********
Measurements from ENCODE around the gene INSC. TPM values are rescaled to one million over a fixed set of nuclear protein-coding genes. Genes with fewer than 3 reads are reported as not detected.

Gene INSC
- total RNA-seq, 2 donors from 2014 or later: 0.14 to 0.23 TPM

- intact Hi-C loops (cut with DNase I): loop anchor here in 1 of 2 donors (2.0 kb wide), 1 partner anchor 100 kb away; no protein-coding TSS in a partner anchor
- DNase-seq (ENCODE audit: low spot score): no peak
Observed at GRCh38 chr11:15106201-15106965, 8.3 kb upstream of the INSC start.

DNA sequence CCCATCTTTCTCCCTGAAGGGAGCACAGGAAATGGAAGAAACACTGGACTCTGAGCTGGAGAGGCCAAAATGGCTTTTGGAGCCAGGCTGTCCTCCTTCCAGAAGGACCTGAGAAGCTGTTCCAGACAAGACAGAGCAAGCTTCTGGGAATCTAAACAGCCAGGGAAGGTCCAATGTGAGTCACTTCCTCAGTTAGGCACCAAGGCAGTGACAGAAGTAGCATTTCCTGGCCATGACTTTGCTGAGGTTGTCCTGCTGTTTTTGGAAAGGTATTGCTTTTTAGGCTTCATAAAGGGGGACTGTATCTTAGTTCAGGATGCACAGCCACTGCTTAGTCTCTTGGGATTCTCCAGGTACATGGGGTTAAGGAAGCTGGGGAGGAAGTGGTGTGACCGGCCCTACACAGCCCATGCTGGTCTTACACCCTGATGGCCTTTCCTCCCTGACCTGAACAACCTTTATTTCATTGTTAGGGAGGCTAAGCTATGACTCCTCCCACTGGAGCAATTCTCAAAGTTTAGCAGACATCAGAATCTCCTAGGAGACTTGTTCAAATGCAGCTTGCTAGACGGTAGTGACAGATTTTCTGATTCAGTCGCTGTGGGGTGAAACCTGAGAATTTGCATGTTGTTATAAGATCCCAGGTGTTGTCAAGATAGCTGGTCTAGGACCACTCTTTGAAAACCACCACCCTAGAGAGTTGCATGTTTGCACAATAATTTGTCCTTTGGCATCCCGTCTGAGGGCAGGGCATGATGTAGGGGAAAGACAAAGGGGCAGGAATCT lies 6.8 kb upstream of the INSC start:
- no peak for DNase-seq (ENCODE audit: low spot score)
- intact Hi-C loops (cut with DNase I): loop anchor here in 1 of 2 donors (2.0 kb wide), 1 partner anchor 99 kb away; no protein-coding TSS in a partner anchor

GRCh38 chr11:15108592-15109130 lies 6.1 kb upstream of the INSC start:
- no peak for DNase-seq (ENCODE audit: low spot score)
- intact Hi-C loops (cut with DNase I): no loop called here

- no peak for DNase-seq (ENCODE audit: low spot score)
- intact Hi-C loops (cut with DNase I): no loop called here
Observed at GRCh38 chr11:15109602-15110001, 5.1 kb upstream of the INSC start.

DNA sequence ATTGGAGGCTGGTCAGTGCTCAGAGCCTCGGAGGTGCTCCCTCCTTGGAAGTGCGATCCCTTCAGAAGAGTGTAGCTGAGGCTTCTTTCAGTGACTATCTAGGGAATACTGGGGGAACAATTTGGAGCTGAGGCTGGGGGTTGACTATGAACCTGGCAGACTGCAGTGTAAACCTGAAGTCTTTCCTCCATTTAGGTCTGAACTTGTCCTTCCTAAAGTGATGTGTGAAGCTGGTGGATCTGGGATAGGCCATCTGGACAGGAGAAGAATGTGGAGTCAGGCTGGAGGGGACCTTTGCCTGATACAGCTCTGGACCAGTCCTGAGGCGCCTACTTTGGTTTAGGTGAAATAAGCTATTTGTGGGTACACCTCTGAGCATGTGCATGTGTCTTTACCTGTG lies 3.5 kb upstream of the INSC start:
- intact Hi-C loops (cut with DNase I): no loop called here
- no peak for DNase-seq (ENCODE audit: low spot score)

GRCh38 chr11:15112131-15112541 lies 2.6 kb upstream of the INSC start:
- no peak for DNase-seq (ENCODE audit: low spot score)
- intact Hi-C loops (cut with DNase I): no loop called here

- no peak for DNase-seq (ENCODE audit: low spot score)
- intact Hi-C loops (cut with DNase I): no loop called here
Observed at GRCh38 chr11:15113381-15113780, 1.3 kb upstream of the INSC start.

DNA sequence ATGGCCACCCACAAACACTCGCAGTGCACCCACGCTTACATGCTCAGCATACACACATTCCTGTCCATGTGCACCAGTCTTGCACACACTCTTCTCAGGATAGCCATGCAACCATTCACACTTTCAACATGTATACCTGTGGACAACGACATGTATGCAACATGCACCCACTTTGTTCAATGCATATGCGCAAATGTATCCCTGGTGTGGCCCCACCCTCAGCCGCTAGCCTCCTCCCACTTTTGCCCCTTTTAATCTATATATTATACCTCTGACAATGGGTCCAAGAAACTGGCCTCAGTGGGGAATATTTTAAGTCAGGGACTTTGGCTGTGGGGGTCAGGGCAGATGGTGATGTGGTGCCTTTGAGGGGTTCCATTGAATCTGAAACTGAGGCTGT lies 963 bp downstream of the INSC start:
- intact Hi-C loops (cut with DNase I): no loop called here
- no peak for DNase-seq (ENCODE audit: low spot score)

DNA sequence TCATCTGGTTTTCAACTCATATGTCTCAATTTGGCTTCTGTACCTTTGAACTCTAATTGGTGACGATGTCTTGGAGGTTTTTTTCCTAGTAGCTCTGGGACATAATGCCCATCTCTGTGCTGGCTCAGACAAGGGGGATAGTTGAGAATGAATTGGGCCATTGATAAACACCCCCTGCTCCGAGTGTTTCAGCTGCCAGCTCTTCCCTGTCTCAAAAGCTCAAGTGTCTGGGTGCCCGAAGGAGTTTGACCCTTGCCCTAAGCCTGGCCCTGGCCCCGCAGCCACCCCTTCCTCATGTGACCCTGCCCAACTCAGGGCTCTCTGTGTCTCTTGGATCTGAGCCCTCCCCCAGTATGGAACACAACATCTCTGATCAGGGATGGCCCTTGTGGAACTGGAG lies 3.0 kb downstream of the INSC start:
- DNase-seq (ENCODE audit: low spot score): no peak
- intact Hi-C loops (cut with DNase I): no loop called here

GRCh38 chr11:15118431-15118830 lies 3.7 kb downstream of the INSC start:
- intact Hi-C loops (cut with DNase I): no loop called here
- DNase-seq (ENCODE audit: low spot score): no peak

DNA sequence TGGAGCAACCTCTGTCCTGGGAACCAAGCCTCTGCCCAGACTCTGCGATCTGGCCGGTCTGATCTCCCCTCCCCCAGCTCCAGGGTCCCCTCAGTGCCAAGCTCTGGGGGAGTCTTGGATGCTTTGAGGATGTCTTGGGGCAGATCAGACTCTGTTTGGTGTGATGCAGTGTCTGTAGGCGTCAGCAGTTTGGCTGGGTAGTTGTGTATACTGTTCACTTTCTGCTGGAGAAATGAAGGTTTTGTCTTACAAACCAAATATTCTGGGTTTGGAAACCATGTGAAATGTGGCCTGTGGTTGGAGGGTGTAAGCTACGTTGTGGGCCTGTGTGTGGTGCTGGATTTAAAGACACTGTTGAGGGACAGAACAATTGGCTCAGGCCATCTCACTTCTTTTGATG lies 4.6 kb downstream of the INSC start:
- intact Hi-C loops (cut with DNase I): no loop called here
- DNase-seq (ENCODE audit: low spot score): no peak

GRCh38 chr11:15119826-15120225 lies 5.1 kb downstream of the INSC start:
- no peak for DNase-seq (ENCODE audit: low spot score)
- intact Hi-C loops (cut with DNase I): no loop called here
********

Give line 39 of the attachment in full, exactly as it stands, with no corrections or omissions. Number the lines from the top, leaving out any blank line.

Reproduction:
- intact Hi-C loops (cut with DNase I): no loop called here